Most of the more obvious animals that live around us are vertebrates - animals with flexible backbones and internal skeletons. They are the mammals (which include humans), birds, reptiles, amphibians, and three types of fish.
We generally think of the vertebrates as divided into five main types of animals - mammals, birds, reptiles, amphibians, and fish. But the fish actually consist of three very different groups of animals that happen to live underwater, breathe with gills, and have similar body forms with fins rather than legs. So scientists classify the vertebrates into seven main groups.
These make up the vast majority of the phylum Chordata - animals with a spinal nerve cord reinforced by a tough, flexible rod called a notochord. In most vertebrates, the notochord is replaced by a bony spine at a very early stage in the animal’s life.
The first vertebrates, or animals with backbones, to evolve were fish. They now make up about half of all vertebrate species, and include many of the most spectacular animals on the planet.
Fish are vertebrates that have always lived underwater, since the evolution of their earliest ancestors around 530 million years ago. Other vertebrates, including whales and seals, also live in the water, but they must breathe air and they have many other features that show their ancestors were land animals. By contrast, a fish’s skeleton, internal organs, gills, skin, muscles, and senses are specialized for aquatic life, and they are amazingly efficient.
Although fish vary greatly in their size, shape, and habits - and even in their basic biology nearly all species of fish share some key features.
Amphibians are best known for the way that many species spend part of their lives in water and part on land. Indeed, the word amphibian means "double life."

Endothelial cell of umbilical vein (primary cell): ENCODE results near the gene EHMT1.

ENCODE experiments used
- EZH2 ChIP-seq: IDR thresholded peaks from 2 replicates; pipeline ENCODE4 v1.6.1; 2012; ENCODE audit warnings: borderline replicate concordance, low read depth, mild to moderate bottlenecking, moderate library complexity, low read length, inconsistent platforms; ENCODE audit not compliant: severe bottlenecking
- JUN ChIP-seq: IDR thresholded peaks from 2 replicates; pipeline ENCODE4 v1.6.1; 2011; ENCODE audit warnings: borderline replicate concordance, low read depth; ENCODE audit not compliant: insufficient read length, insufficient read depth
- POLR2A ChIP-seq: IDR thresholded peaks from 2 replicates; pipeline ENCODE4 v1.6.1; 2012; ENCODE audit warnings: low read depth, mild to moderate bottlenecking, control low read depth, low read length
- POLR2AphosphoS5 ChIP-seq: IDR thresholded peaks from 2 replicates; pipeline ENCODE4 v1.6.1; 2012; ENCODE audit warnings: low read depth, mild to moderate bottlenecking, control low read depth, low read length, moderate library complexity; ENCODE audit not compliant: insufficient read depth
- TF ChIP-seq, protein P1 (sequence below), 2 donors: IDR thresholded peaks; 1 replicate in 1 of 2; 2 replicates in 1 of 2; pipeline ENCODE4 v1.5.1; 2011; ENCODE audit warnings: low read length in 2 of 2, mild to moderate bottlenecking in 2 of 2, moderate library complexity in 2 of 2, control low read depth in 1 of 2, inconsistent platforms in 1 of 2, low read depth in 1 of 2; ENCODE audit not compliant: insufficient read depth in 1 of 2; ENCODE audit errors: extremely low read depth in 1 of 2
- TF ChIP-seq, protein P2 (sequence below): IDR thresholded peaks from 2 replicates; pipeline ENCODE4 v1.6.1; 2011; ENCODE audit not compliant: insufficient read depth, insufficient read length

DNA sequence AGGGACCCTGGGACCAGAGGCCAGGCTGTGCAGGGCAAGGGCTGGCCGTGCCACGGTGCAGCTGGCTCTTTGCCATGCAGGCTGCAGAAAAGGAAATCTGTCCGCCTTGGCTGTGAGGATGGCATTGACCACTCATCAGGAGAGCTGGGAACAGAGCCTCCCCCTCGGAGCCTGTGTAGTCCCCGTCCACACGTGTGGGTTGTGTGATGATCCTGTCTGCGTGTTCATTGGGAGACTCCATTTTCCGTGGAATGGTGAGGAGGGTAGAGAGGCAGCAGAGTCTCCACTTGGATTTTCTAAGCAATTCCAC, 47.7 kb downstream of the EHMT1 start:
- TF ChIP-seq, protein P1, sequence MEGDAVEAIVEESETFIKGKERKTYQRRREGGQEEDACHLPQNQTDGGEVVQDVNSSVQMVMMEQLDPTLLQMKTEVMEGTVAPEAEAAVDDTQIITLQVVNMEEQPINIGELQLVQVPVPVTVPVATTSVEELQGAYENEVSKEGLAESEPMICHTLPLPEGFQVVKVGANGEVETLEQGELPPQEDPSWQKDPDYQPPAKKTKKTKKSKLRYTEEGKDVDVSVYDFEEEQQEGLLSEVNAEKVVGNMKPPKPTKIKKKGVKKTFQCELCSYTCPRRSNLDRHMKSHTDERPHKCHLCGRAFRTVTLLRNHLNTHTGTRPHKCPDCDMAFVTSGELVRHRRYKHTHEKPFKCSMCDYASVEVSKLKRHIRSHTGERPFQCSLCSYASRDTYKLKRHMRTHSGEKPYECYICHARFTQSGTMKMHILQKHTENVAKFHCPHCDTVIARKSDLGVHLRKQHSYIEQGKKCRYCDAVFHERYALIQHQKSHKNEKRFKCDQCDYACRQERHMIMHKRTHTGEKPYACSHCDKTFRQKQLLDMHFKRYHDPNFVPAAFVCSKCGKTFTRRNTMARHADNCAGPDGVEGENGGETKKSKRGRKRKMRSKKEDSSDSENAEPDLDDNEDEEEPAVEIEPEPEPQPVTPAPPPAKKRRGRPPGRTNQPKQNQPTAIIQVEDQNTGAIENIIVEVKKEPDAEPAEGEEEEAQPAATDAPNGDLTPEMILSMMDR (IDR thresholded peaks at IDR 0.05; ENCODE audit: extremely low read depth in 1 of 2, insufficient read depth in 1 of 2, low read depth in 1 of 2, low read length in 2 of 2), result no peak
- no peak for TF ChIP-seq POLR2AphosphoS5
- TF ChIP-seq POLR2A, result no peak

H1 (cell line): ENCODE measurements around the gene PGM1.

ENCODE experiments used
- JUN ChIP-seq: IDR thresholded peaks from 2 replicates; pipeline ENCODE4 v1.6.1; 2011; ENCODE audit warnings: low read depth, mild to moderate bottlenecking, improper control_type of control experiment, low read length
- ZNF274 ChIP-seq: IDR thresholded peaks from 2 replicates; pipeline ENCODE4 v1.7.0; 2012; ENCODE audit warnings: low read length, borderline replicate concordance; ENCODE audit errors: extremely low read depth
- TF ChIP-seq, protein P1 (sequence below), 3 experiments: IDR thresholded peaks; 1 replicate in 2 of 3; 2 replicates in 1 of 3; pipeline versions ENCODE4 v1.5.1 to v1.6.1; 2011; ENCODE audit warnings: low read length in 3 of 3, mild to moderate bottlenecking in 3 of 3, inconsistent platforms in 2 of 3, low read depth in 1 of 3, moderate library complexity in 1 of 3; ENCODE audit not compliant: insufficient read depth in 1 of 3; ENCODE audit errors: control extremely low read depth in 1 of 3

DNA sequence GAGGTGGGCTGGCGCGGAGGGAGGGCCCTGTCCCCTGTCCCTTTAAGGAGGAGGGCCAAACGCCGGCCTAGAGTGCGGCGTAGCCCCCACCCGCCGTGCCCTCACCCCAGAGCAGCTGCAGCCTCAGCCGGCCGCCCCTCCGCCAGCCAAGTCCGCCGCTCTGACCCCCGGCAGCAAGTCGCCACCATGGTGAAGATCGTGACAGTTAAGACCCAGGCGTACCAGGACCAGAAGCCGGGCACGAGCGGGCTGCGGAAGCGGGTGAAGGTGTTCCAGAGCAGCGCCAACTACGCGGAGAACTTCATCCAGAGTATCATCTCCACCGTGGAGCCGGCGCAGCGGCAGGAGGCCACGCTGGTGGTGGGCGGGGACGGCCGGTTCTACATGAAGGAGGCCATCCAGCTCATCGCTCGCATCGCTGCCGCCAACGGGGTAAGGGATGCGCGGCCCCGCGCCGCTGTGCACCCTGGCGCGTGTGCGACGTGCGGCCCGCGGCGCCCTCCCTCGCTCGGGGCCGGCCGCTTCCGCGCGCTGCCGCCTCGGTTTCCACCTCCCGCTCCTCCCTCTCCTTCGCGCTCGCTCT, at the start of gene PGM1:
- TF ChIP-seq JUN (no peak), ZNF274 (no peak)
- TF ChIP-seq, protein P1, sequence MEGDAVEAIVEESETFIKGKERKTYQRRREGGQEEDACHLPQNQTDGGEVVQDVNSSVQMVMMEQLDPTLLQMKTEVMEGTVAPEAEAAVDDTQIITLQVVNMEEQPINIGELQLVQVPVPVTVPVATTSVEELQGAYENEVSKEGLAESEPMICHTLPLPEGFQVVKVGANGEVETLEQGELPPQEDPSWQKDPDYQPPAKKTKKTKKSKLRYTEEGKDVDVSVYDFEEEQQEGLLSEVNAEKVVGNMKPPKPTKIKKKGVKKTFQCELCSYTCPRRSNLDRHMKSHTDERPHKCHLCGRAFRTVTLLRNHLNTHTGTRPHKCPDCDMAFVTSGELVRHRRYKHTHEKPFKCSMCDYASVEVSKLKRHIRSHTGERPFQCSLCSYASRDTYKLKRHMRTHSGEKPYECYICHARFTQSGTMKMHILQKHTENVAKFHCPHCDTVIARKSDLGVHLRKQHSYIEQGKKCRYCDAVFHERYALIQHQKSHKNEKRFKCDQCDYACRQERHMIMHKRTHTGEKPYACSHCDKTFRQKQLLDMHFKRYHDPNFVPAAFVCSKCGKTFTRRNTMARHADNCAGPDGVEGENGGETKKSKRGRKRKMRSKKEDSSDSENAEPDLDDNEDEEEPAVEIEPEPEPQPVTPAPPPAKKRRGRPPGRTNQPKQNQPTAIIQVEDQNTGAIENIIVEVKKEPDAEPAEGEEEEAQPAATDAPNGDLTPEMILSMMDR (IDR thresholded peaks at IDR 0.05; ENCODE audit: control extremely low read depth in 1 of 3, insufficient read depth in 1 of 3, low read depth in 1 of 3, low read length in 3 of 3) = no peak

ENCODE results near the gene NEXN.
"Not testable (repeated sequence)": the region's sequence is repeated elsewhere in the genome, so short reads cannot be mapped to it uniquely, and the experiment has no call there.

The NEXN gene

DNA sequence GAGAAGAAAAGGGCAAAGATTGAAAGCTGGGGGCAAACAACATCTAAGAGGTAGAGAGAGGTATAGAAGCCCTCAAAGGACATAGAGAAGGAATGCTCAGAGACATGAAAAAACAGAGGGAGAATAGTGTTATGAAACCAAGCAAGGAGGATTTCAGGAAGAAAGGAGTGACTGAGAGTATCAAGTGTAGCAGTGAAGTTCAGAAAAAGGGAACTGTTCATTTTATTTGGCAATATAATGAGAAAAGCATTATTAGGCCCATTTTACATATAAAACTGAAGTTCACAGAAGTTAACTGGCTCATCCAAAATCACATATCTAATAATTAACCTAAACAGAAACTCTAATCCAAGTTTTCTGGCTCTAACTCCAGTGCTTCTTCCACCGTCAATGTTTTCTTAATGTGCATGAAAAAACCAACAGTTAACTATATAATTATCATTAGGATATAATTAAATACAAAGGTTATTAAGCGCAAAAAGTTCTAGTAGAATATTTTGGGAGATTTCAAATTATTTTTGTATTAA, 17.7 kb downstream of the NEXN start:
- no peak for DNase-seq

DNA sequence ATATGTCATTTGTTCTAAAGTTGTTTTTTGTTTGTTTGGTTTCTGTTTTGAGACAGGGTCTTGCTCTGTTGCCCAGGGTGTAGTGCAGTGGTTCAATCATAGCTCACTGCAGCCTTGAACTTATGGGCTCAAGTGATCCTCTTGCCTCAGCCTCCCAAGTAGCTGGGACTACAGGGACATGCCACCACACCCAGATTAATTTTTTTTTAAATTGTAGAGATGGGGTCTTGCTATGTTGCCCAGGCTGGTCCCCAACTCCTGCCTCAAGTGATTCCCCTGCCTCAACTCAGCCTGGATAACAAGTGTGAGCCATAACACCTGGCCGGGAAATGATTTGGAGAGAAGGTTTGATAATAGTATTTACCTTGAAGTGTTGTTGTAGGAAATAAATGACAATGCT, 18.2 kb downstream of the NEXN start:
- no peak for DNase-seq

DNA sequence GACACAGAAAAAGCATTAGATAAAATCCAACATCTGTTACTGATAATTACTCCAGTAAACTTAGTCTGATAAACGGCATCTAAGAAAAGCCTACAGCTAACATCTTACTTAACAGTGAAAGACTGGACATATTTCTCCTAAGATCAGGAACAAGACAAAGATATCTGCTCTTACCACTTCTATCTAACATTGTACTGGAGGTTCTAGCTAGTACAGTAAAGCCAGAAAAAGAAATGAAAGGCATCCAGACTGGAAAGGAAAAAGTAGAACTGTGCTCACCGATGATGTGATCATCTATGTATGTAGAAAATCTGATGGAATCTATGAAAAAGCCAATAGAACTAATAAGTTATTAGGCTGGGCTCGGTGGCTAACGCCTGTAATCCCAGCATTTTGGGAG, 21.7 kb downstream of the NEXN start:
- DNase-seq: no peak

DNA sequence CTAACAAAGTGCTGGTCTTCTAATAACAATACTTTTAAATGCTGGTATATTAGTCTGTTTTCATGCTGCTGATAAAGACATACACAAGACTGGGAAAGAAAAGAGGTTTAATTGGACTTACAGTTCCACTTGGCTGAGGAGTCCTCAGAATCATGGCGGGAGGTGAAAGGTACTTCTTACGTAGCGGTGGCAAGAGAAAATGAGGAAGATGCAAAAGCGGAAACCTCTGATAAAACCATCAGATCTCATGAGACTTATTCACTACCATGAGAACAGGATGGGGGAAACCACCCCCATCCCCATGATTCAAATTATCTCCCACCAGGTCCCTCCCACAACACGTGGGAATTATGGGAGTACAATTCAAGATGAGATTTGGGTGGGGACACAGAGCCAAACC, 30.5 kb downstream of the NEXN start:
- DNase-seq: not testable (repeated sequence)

Early amphibians were the first vertebrates (animals with backbones) to live on land. They evolved from fish that had developed the ability to breathe air, and they have retained a few key features of their aquatic ancestors. In particular, amphibian eggs do not have tough shells to stop them from drying out, so they usually have to be laid in water. The eggs hatch as aquatic larvae, which eventually turn into air-breathing adults.
Amphibians have evolved an amazing variety of adaptations to help them survive on land, making them the most diverse group of land vertebrates. Despite this, nearly all amphibians share some key features that have a big influence on their way of life.
With their beautiful feathers, fascinating habits, and amazing flying skills, birds are among the most colorful and intriguing of all animals.
Birds are the most familiar of all wild animals. They live all around us and are easy to watch as they search for food, build their nests, and raise their young. Like us, they use sight as their main sense and have a strong sense of color. But there is something else about birds that makes them particularly interesting. Recent research has proved that they are small, flying dinosaurs, descended from relatives of ancient hunters such as Velociraptor. Many of these long-extinct dinosaurs had warm, insulating feathers just like those of birds today, but the birds turned them to even better use - by taking to the air.
Birds are warm-blooded vertebrates. Their bodies are covered with feathers, they lay eggs, and most birds are able to fly.
Warm-bodied, often furry mammals are the animals that we find easiest to understand, and for a very good reason. We are mammals too, and share many of the features that have helped them thrive.
The first land mammals evolved from reptile-like ancestors at about the same time as the earliest dinosaurs, near the beginning of the vast span of time we call the Mesozoic Era. But while the big dinosaurs disappeared in the catastrophic extinction that marked the end of that era, around 66 million years ago, the mammals survived. They went on to colonize the entire planet, evolving adaptations that have allowed them to flourish in every possible habitat. There are mammals living everywhere, from the polar ice to the sun-scorched deserts, and from the highest mountain peaks to the deepest oceans.
All mammals are warm-blooded vertebrates (animals with internal skeletons) that feed their infant young on milk. All 5,400 species give birth to live young, except for the platypus and spiny anteater, which lay eggs.